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Money Anxiety

We all have an emotional home, or what we call a “safe space”- a place where we feel
most at peace and unconstrained to do things differently. We have a wide range of
emotions when it comes to money, ranging from fear to guilt, shame, and independence.
We have trained our brains to experience specific emotions in reaction to financial
difficulties or hardships. We frequently choose feelings that will not benefit us since we
make these decisions unconsciously.
One thing you should know is that your brain is not wired to make you happy; it is your
obligation to do so. You may, however, choose the emotions you want to experience the
most. And because your unconscious beliefs drive your emotions, you must first address
your money beliefs.

When you have a phobia of money what are the words you mutter under
your breath?
“Are rich people greedy? Even if I made 60 million naira per year, I would not spend
that much on vacation. Money is the root of all evil”. The LOVE of money is the root of
all evil, not money itself.
Do you hold any of these views or ones similar to them? If you have a negative attitude
about riches, your prospects of acquiring them are minimal. This is because, on an
unconscious level, we all gravitate toward the identity we believe is aspirational. As a
result, if you have a negative belief about money and begin to experience financial
success, you will unintentionally undermine your success to align with your deep-seated

Let us discuss four financial phobias that can originate in childhood and persist into
adulthood, as well as the most effective ways for overcoming them.
The first phobia is the fear of losing one’s job
This is a prevalent concern, especially with rising unemployment rates. When parents
lose their employment, it may be a stressful moment for the entire family, and children
often carry this trauma into adulthood. This fear can hold people back in a variety of
ways, including keeping them in professions they dislike merely because they are afraid
of losing their employment. Even when one’s job is somewhat secure, many people are
concerned about the possibility of being out of work.
Our advice to you for this phobia is “Instead of worrying about losing your job, prepare
for the job loss.” Determine the sources of your anxiety, is your skill set becoming
obsolete as a result of technological advancements, increased layoffs, and Workplace
squabbles? Once identified, make a cushion by starting a side business, learning new

skills, looking for another career, and so on. You may also start protecting yourself
financially by prioritizing an emergency fund, which will give you the confidence to
recover if things go wrong.

Fear of not having enough money is the second phobia.
If you grew up in a family that struggled to make ends meet, you may be concerned
about running out of money as an adult, even if you’ve achieved financial stability.
Memories of not being able to pay your rent, having to subsist on one meal a day, or
having empty bank accounts can leave a lasting impression.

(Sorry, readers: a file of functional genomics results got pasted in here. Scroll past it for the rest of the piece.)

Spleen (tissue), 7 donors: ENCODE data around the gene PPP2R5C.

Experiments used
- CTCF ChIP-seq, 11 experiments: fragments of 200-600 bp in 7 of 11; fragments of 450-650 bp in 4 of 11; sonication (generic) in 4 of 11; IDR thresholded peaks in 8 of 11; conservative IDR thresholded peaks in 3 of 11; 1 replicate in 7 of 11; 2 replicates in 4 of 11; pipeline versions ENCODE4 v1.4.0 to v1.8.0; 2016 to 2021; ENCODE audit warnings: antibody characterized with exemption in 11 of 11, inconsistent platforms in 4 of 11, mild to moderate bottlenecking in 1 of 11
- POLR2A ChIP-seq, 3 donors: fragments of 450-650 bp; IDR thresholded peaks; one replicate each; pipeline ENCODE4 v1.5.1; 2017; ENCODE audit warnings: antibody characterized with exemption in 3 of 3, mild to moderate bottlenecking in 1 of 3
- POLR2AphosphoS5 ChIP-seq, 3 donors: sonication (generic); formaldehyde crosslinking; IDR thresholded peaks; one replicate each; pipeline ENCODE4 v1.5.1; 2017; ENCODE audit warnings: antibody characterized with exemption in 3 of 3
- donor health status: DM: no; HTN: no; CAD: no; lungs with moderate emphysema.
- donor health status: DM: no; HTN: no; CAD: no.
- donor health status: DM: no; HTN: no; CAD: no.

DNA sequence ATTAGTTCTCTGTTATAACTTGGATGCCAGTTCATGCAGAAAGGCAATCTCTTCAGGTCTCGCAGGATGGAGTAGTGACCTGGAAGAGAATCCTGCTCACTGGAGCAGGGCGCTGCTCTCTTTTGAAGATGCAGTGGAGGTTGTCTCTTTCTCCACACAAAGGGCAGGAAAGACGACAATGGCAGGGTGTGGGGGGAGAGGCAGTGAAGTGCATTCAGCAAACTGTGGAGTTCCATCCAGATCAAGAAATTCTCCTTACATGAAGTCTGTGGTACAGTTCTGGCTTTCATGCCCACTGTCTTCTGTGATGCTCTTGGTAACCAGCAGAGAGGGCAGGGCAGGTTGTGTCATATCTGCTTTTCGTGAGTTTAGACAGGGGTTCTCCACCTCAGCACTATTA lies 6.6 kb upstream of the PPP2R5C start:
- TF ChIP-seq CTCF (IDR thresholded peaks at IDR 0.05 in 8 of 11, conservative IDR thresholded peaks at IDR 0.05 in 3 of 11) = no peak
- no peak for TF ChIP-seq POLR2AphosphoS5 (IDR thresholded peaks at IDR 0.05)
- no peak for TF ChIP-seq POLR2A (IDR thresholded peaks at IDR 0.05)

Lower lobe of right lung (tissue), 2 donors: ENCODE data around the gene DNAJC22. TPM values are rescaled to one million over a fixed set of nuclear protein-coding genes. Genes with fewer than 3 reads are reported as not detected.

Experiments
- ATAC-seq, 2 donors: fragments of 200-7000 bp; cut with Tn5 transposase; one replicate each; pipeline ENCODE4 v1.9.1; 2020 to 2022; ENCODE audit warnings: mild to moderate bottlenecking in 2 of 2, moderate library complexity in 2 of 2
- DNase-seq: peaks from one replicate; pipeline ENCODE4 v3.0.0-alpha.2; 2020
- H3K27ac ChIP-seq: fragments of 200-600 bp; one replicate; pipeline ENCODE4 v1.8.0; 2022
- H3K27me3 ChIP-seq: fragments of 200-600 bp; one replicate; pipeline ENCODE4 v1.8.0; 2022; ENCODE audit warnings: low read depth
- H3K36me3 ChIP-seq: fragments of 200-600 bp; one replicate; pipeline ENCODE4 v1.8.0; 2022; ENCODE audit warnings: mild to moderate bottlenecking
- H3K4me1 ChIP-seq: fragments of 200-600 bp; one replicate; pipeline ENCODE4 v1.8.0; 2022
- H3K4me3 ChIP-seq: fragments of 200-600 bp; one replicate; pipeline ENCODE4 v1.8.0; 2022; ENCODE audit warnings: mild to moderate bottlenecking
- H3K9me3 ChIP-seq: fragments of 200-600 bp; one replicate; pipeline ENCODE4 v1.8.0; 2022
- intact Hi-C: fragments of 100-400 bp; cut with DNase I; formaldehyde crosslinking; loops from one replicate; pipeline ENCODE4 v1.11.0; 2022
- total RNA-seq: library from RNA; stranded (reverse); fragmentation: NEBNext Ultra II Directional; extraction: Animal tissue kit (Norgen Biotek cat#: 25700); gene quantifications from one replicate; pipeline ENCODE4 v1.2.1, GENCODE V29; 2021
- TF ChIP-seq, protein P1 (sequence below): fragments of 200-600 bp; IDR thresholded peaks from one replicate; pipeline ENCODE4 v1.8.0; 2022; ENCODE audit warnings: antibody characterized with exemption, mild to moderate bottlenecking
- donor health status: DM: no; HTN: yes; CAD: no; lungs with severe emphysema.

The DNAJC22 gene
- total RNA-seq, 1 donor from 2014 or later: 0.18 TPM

Our advice for this phobia is if you are genuinely doubting your capacity to meet your
financial goals because things are not going as planned right now, this is most likely a
mindset issue—specifically, a scarcity mindset. It can cause you to lose sight of the
broader picture and allow you to live at the mercy of others. To deal with the scarcity
mindset, you may require expert guidance or the services of a financial therapist (that is
why you have firms like Assetium capital management for your financial advisory)
Making positive life admissions might also help you get out of this mess.

Fear of becoming a burden in retirement is another phobia
Most of us are concerned about being a financial burden to our spouse, children, or
other family members at retirement. This fear is heightened for anyone who has
witnessed a parent or other family deal with a serious health crisis that drained them
If you have a family history of illness or expect to have a lesser income in retirement
than you have now, saving a little extra for retirement will be a smart catch. You could
also consider life insurance or mutual benefits and this is our little and valuable advice
for this phobia.

The last phobia we will discuss is the fear of becoming enslaved by debt
We’ve recently received several queries and concerns about getting out of debt. Fear of
never being able to get out of debt can be crippling. This frequently occurs when one
compares their earnings to what one owes. You might easily fall into an eternal cycle of
debt if you take on a new obligation to pay off an existing one or have defaulted on some
debt and the interest keeps rising to the point where your earnings cannot cover the
amount owed.

Our advice? You must learn to tackle your fears since clarity always gives comfort when
it comes to finances. Determine how much you owe and how long it will take to repay,
then compare it to your projected earnings. If there is still a possibility of default after
this honest assessment, then negotiate a debt restructuring plan that may include
interest waivers, a grace period, a lower interest rate, or a longer repayment period.
However, if you are not in debt but are concerned about becoming trapped in a debt
cycle, educating yourself about healthy debt practices and, preferably, seeking assistance
from a trained financial advisor may set your mind at ease.
You can contact us through email

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29, Nouakchott CrescentWuse zone 1, Abuja, Nigeria
+234 701 4855 558
+234 903 9851 034
Mon-Fri: 8 AM – 5 PM
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29, Nouakchott CrescentWuse zone 1, Abuja, Nigeria
+234 701 4855 558
+234 903 9851 034
Mon-Fri: 8 AM – 5 PM
Newsletter Signup

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